• Model for yourself (and your children will notice and learn).
    • Get exercise and fresh air. Getting active in any way whether it’s joining a workout class or gardening can help relieve stress.
    • Practice deep breathing daily. Use the smell of your morning coffee or tea to remind you to start your day taking some deep breaths from your core. Try and make a routine of taking 5-10 deep breaths to help you begin the morning calm and focused. If you run into stressful situations during the day, remember to breathe deeply in the midst of the chaos to help you better cope with it.
    • Create quiet time. Busy schedules with children are inevitable. However, we all need quiet, unscheduled time to refuel. Say “no” to social commitments when it’s just too much. In addition to guarding your children’s quiet time, be certain to carve out your own.
    • Set a goal for daily connection. Touch can deepen intimacy in any relationship creating safety and trust and a sense of wellbeing. It offers health benefits as well. A study found that those who hugged more were more resistant to colds and other stress-induced illnesses.3
    • Notice, name, and accept your feelings. We, as leaders of our household, can get in the habit of reassuring family members, “We’re fine,” even when we are not so fine. Yet, we need to be models of emotional intelligence if our children are to learn to manage their feelings. So, notice what you are honestly feeling and name it. “I’m tired and cranky this afternoon.” Accepting those feelings instead of fighting them can be a relief. And then, if you want to change what you are feeling, you can take action toward change.
    • “Stay on your own mat.” This is an expression from Yoga. It means taking responsibility for your own thoughts and feelings and behaviors and not trying to control your children’s. Ask “What is my child developmentally ready to try out?” Allow for healthy risks. Realize it will not be done perfectly or at times in the ways you expect, but you can trust your child’s ability to solve their own problems with your loving support.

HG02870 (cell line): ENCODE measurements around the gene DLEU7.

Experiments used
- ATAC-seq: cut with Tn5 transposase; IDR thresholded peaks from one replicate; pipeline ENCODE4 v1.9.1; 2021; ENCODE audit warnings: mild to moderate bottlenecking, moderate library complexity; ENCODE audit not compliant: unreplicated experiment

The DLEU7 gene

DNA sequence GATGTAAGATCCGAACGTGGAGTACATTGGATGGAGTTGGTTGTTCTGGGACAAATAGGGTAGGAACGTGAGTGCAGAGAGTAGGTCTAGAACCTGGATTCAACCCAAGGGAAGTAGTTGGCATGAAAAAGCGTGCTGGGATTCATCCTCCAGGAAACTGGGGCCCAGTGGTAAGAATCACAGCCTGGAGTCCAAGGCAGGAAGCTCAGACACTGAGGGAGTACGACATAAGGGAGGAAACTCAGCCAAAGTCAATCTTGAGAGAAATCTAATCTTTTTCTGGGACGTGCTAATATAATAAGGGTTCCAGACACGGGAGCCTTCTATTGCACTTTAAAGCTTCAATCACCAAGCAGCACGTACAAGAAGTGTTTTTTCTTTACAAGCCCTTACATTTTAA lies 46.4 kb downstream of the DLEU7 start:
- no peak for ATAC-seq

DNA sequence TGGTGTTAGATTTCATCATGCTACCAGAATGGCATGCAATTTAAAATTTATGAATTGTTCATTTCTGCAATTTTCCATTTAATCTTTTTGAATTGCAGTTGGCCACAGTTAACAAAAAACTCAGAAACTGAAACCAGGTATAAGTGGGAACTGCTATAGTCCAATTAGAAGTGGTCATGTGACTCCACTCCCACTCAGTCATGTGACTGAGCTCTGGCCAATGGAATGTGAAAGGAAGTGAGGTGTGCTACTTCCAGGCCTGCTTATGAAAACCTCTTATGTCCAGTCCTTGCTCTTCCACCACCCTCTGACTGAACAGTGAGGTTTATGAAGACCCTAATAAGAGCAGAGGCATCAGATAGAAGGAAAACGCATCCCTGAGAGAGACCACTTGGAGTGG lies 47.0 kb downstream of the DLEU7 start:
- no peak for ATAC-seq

• Learn together! You’ve learned what your child’s physical signs of stress tend to be and hopefully, you’ve reflected on your own as well. Now, understanding how your brain – for both adults and children – operates when feeling anxiety is critical in shaping your responses and offering supports for your child. Stress Brain GraphicAnytime you are emotionally shaken from fear, anxiety, anger, or hurt, you are functioning from the part of your brain that developed first – the primal brain – or amygdala. During these intense feelings, there is a chemical that washes over the rest of your brain that cuts off access so that your only functioning abilities are in your survival center. This “hijacking” of your brain, as Daniel Goleman author of Emotional Intelligence refers to it, serves a critical role.4 In true survival circumstances, you are able to focus on fighting, fleeing, or freezing. If you are being hunted by a tiger, your mind focuses immediately on running away. Your body surges with adrenaline (a hormone) that gives you an extra boost of energy. Our high anxiety can quite literally paralyze thinking. Effective problem solving requires logic, language, and creativity though none can be well utilized when greatly upset. But, in family life, fighting with words or actions or fleeing out of the door is often not constructive, safe, or practical. Creating a plan (as you will be guided below) and practicing it can prepare children and adults to manage stress during a crisis, big or small. Fears typically relate to something in our lives or our future that is unknown. Learning more about the issue can reduce the fear. Is your child worried about getting sick? Do some research together on ways to prevent getting sick. This will help provide more facts and may alleviate some of their concerns. Is your child anxious every time the lights go off? Learn more about darkness and what happens in the dark. Perhaps examine the safety features in your home. Assign a night watch (a stuffed friend) to guard their bedroom. When you get more information and learn more about the issue, you, as a parent, can pinpoint exactly what’s causing the anxiety. Then when your child learns more, that information can often lessen the worry or eliminate it altogether.